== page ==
Our specialty is undoubtedly the pneumatic handling of dry bulk products. Since 1990, CON-V-AIR has worked in a multitude of applications, the most common being the pneumatic handling of various chemicals and minerals. We also process the pneumatic transfer of almost all food products (sugar, milk powder, flour, sesame seeds, spices, etc.), many chemicals (silica, borax, calcium carbonate, urea, carbon black, zinc stearate, etc.), pharmaceuticals, and even explosive products. Our varied experience allows us to appreciate the different products used by our customers and adapt our systems to the specific needs coming from their respective areas of activity.

Our systems have all types of air moving equipment to minimize the costs associated with the purchase of blowers and reduce the energy needed to operate the pneumatic transfer system. Moreover, we favour large diameter pipes that allow systems to operate at a lower pressure and gives the capability to increase the capacity in the event that the requirements of the process should change.  This gives our customers a heavy-duty system that will still perform when the plant condition changes.  We are known for the manufacturing of heavy-duty systems.



For an equivalent lenght of 200 feet (20 feet per elbow).

This table is for reference only.


Dilute phase (pressure)

Pneumatic conveying systems in dilute phase (pressure) consist of the following:

  1. Blower (which pushes the air in the piping)
  2. Pneumatic conveying pipe and elbows along with compression couplings
  3. Feed System into the pipe (typically an airlock, and eductor or a screw pump)
  4. The system of separation of the air powder (generally a reception filter)
  5. Destination hopper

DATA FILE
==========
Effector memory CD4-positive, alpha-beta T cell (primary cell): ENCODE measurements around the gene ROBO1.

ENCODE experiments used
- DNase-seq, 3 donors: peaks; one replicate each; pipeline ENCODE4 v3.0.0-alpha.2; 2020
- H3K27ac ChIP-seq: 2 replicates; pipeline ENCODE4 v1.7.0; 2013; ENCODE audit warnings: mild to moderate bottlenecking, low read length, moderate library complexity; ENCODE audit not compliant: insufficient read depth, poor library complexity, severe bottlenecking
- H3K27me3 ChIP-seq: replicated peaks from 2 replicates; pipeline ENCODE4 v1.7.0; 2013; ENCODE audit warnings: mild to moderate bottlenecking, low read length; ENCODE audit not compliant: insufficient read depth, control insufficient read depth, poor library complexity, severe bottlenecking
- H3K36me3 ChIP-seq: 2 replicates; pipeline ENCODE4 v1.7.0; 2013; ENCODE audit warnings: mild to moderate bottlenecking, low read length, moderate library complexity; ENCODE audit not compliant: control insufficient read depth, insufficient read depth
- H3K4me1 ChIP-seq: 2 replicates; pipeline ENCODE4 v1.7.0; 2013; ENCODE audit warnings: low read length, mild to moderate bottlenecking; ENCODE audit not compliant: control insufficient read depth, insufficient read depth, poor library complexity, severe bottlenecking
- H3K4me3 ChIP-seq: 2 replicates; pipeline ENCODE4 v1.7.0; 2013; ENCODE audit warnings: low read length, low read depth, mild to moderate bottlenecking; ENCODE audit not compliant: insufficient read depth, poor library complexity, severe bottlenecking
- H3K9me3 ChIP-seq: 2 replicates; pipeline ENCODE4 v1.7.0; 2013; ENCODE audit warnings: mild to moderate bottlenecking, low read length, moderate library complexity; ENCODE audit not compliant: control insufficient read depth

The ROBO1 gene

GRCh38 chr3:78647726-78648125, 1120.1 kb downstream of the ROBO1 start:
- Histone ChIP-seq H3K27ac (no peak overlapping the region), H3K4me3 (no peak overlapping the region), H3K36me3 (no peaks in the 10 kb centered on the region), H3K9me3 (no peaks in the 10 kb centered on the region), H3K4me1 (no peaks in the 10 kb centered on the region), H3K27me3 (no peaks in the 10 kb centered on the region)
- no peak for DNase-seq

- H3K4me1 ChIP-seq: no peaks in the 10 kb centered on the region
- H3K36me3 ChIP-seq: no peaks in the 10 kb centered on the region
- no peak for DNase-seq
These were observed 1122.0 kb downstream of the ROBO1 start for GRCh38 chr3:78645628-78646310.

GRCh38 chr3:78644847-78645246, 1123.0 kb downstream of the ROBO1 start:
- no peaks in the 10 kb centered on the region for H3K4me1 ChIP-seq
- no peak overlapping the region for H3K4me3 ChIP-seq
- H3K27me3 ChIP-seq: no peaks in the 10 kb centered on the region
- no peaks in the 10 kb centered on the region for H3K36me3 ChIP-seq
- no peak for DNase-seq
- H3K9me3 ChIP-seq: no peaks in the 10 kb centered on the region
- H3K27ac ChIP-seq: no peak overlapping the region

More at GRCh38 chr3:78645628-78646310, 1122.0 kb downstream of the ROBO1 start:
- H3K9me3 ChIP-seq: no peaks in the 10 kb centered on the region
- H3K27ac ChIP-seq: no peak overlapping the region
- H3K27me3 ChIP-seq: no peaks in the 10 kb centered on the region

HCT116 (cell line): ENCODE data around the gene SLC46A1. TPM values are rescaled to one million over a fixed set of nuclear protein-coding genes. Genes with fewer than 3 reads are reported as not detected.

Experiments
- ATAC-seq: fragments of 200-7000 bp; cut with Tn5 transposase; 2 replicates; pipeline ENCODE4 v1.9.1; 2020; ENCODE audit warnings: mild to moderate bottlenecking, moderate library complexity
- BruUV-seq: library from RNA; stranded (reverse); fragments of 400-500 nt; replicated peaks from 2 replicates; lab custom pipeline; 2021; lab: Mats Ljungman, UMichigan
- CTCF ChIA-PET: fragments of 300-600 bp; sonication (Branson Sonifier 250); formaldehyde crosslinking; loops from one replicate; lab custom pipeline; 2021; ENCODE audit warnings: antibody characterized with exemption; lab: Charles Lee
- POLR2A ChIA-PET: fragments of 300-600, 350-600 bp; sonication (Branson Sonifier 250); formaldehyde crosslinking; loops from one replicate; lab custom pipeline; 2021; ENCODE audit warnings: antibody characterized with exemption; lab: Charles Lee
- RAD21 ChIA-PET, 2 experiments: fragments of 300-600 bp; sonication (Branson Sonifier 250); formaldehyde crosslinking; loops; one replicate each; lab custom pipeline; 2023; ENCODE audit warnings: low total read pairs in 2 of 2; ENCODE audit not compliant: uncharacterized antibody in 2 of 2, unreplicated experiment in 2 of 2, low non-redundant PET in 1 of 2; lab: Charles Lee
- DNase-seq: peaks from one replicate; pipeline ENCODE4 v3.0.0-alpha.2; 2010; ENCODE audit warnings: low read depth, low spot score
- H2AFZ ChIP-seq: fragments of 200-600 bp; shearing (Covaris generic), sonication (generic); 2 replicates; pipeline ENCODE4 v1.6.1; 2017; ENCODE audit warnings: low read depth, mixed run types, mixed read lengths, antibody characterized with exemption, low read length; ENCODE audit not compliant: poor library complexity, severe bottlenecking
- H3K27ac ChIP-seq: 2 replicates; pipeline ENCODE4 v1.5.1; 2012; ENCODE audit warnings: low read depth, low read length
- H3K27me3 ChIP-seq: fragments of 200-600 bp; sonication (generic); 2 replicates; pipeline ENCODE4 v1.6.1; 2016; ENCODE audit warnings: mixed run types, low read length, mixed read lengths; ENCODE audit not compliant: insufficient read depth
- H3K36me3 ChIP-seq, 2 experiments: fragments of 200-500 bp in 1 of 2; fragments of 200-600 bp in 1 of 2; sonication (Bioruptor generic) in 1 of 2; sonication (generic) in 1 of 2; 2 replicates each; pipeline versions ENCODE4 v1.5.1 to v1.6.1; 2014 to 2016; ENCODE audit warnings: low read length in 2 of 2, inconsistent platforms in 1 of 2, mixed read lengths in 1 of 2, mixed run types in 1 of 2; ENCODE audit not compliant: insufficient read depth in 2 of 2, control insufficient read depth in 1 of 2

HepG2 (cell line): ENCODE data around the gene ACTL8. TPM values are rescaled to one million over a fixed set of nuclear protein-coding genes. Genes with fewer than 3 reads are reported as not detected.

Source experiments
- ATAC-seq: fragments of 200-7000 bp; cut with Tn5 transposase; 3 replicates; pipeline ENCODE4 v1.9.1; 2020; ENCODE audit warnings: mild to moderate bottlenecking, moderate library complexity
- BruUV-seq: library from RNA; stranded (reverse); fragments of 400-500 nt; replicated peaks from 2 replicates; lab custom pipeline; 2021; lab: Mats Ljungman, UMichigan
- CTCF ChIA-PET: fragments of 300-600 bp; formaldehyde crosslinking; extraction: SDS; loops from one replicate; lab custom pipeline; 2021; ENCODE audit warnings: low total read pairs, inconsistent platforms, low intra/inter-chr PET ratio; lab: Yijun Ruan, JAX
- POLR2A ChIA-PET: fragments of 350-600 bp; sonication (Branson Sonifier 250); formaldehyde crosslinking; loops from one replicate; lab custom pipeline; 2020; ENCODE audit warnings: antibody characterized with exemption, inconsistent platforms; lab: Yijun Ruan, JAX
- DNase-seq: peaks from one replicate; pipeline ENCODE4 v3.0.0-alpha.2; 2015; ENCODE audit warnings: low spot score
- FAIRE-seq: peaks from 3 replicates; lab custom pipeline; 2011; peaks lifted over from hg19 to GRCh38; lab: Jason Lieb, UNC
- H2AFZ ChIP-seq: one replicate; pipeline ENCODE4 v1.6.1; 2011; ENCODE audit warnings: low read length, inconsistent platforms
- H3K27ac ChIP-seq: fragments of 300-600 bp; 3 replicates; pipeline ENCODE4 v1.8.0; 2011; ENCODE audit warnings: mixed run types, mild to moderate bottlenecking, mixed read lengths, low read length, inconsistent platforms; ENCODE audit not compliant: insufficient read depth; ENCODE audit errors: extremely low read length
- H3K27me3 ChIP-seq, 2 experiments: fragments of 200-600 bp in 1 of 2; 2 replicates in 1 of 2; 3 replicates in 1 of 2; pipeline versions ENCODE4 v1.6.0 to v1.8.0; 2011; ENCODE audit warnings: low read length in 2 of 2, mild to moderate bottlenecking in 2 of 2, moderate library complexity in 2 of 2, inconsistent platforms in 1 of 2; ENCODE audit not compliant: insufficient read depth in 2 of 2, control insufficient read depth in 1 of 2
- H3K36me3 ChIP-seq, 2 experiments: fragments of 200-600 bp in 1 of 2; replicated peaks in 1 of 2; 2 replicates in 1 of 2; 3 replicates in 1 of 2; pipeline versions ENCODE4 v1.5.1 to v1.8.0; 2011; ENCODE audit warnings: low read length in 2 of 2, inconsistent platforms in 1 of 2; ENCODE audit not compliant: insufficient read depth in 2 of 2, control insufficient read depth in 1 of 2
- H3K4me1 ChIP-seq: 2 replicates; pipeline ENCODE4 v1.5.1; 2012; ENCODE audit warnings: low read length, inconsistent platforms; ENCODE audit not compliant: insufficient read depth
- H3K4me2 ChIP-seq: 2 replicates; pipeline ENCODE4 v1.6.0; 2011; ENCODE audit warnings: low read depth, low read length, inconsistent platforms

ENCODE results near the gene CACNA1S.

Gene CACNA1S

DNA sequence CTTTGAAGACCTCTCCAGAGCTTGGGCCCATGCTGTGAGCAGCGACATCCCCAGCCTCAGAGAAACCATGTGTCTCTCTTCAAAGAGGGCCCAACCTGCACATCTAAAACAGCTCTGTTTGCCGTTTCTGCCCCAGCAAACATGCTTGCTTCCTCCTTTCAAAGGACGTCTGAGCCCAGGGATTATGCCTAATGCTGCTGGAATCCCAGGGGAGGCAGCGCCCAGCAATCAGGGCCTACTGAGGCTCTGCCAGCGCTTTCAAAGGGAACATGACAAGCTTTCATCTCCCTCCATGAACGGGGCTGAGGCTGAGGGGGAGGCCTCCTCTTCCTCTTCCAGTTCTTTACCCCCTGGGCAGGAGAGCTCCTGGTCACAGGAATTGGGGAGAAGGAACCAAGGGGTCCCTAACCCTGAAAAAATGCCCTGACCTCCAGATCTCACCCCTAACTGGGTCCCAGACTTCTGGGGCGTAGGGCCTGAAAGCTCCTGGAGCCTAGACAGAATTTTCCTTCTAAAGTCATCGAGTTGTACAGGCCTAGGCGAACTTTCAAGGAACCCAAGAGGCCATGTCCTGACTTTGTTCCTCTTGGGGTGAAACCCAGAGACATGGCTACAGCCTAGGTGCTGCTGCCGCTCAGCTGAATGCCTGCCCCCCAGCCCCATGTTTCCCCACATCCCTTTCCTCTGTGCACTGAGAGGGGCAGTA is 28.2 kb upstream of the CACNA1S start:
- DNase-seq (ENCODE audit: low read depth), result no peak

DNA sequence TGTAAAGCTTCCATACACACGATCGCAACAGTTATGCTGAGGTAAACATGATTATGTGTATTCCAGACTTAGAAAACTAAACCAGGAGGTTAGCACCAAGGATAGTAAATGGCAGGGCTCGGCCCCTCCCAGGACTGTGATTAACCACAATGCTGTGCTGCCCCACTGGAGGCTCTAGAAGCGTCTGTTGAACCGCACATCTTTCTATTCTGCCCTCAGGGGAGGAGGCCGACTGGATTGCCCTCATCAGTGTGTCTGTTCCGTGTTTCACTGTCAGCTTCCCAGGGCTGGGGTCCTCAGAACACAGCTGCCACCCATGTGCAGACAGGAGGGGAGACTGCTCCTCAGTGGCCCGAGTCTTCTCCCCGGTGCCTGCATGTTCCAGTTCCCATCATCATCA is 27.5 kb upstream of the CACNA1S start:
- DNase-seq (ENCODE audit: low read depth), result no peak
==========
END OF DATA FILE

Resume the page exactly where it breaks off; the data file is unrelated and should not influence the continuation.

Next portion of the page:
6. Devices for unloading the destination tank.

Diluted in stage systems are adapted to transfer less than 10 kilograms per kilogram of powder conveying air. Typically, our pneumatic conveying systems in dilute phases are designed to transfer approximately 6 kilograms of product per kilogram of dry bulk conveying air. The diameter of the pneumatic conveying line is adjusted to this concentration ratio of powder / air and the pressure drop that will be generated by the operation of the system. If the loss calculated load is too large, we increase the diameter of the transfer line. The typical pressure of a dilute phase conveying system fed by a rotary valve will be of the order of 6 to 10 psi. When feeding from an eductor, the typical pressure will be less than 5 psi. 

Consequently, pneumatic transfer systems in dilute phase (also known in English lean phase) are always designed to operate at operating pressures below 15 psi. This point is the limit beyond which the regulation applies with regards to pressure vessels. To make a pneumatic transfer beyond this pressure, additional measures are required (certified welders, complex engineering, manufacturing more expensive).

In most applications of pneumatic handling in dilute phase, the product is fed continuously to the pipe. The most frequently used is the feeder rotary valve. Care must be taken for optimal operation of rotary valves. In particular,

  1. Airlock RPM. The higher the speed of rotation will be, the greater leakage through the rotary valve will be. For very fine products such as flours, the leak reduces the effective volume of the unit and sizing should be done accordingly. At 10 psi, an airlock of 14 inches turning at 14 RPM will leak about 30 cubic feet / minute.